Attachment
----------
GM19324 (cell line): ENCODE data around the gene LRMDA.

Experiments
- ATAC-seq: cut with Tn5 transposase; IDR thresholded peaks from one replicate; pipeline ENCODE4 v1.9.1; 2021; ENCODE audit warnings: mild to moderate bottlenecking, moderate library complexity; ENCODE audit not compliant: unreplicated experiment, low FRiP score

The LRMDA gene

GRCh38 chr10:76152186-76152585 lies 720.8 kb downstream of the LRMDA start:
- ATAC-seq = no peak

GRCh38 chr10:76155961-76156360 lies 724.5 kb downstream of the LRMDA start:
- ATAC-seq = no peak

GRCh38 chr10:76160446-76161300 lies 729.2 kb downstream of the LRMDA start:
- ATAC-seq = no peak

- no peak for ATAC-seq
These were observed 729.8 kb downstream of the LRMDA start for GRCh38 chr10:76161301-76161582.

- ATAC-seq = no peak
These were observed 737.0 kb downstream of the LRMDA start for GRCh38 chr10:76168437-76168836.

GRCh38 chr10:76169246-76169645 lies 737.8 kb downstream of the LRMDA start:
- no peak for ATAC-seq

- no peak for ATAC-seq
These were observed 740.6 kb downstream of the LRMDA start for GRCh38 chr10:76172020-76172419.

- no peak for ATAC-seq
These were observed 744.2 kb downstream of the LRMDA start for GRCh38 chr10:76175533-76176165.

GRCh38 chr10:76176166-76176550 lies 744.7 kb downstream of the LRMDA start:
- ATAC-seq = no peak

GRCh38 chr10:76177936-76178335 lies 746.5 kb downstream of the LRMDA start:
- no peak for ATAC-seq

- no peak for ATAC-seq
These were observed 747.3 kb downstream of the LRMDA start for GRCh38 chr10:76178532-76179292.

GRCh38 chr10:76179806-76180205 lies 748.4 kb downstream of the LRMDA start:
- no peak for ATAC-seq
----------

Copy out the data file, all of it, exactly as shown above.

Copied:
GM19324 (cell line): ENCODE data around the gene LRMDA.

Experiments
- ATAC-seq: cut with Tn5 transposase; IDR thresholded peaks from one replicate; pipeline ENCODE4 v1.9.1; 2021; ENCODE audit warnings: mild to moderate bottlenecking, moderate library complexity; ENCODE audit not compliant: unreplicated experiment, low FRiP score

The LRMDA gene

GRCh38 chr10:76152186-76152585 lies 720.8 kb downstream of the LRMDA start:
- ATAC-seq = no peak

GRCh38 chr10:76155961-76156360 lies 724.5 kb downstream of the LRMDA start:
- ATAC-seq = no peak

GRCh38 chr10:76160446-76161300 lies 729.2 kb downstream of the LRMDA start:
- ATAC-seq = no peak

- no peak for ATAC-seq
These were observed 729.8 kb downstream of the LRMDA start for GRCh38 chr10:76161301-76161582.

- ATAC-seq = no peak
These were observed 737.0 kb downstream of the LRMDA start for GRCh38 chr10:76168437-76168836.

GRCh38 chr10:76169246-76169645 lies 737.8 kb downstream of the LRMDA start:
- no peak for ATAC-seq

- no peak for ATAC-seq
These were observed 740.6 kb downstream of the LRMDA start for GRCh38 chr10:76172020-76172419.

- no peak for ATAC-seq
These were observed 744.2 kb downstream of the LRMDA start for GRCh38 chr10:76175533-76176165.

GRCh38 chr10:76176166-76176550 lies 744.7 kb downstream of the LRMDA start:
- ATAC-seq = no peak

GRCh38 chr10:76177936-76178335 lies 746.5 kb downstream of the LRMDA start:
- no peak for ATAC-seq

- no peak for ATAC-seq
These were observed 747.3 kb downstream of the LRMDA start for GRCh38 chr10:76178532-76179292.

GRCh38 chr10:76179806-76180205 lies 748.4 kb downstream of the LRMDA start:
- no peak for ATAC-seq